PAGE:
n October 26th, 2000, I was awoken by a knock on my bedroom door. “There's a box for you on the porch,” my housemate Paul whispered in. “Well bring it inside!” I snarled back. I was notoriously grumpy in the mornings, but in this particular instance, it was all just an act. After all, it was October 26th, 2000. My PlayStation 2 was finally here.
Within about ten minutes, Paul and I had the console attached to a 19” RCA Colortrak television that dated back to 1983. While by no means a modern display, SSX looked downright beautiful even after being passed through an RF modulator. We cranked my amp, sat back and enjoyed what most critics regarded as the best launch game on the platform. The PlayStation 2's launch library wasn't the stuff of legend, but the console itself would certainly become legendary.
Ten years later, I still possess that same launch day system and it still works like a dream — an amazing feat for a console that was so complex and feature-laden. In a decade, I purchased more than seventy PS2 games, just about every accessory offered (is anyone in the market for a Horizontal Stand?) and continue to stay abreast of the latest developments on the platform worldwide. The PlayStation 2 wasn't the best-selling console of all time by chance — it really was that good.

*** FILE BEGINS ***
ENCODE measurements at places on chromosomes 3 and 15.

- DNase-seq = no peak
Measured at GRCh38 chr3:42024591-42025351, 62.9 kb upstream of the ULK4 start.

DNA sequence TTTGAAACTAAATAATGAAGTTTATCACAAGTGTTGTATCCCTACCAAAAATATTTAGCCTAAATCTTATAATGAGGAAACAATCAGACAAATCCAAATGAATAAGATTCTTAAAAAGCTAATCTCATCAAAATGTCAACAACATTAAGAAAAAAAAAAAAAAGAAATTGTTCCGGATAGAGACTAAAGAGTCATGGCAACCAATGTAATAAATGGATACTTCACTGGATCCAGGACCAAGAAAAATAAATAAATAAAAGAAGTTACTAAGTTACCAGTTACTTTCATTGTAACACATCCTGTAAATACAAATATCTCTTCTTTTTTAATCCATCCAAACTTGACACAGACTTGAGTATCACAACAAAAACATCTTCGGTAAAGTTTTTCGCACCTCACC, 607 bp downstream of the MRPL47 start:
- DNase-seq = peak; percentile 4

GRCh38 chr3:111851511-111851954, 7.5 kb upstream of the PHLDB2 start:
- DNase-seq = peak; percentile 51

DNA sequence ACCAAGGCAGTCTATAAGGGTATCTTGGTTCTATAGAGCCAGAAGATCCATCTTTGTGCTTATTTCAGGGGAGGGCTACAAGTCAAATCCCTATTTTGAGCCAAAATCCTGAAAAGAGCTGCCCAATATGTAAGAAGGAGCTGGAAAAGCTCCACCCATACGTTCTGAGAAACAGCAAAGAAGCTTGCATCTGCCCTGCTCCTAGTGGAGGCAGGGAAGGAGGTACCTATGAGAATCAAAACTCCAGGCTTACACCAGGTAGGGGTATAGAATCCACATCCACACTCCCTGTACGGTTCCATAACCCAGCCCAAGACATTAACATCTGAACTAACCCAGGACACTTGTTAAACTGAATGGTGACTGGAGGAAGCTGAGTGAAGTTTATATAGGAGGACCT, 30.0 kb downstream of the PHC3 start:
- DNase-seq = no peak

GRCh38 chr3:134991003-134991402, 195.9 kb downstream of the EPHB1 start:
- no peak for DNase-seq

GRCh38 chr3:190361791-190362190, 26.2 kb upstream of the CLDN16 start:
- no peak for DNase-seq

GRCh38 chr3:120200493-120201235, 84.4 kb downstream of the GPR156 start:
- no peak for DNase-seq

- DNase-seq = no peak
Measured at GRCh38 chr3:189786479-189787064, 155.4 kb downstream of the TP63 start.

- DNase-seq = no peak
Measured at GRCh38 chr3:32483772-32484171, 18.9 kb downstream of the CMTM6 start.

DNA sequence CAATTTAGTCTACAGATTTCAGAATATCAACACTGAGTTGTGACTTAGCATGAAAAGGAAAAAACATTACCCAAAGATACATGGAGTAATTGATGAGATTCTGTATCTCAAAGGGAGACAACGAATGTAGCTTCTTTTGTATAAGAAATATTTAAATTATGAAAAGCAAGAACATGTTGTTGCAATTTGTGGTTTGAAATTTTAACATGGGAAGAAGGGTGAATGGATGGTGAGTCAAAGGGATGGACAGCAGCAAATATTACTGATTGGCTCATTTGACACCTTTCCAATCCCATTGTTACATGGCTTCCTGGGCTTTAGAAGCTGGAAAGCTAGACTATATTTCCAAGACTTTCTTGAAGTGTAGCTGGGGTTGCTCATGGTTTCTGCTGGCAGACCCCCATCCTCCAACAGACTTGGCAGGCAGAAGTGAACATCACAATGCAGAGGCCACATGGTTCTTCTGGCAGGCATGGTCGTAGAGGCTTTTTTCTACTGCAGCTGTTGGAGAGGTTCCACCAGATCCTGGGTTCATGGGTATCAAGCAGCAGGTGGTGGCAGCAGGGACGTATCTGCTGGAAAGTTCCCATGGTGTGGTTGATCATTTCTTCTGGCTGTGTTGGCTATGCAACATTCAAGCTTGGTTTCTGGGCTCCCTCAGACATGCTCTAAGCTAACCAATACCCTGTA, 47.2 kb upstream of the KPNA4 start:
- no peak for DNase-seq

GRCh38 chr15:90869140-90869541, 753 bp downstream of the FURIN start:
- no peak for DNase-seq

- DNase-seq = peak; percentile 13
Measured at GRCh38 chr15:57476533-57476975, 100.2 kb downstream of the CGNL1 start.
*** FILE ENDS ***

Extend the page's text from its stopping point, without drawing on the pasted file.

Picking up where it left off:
The launch of the PlayStation 2 was the first of the “modern” console launches — Sega's Dreamcast may have beat it to market, but the PS2 hype machine offered hardware that was scarce, sexy and “the most powerful thing out there.” Backwards compatibility, DVD playback and the promise of the web: what couldn't it do?
The consoles of this era may make the PlayStation 2 seem quaint by comparison, but games like Shadow of the Colossus, ICO and the Persona series continue to draw an audience and sell consoles — that $99 price tag can't hurt matters either. While hardware manufacturers are beginning to learn that feature-laden consoles like the PS2 are both impractical and non-sustainable in the business sense (Nintendo's “back to the basics” Wii drove that point home), the PlayStation 2's success still stands out. Sony's made a lot of gambles in its history — the PS2 is one that paid off.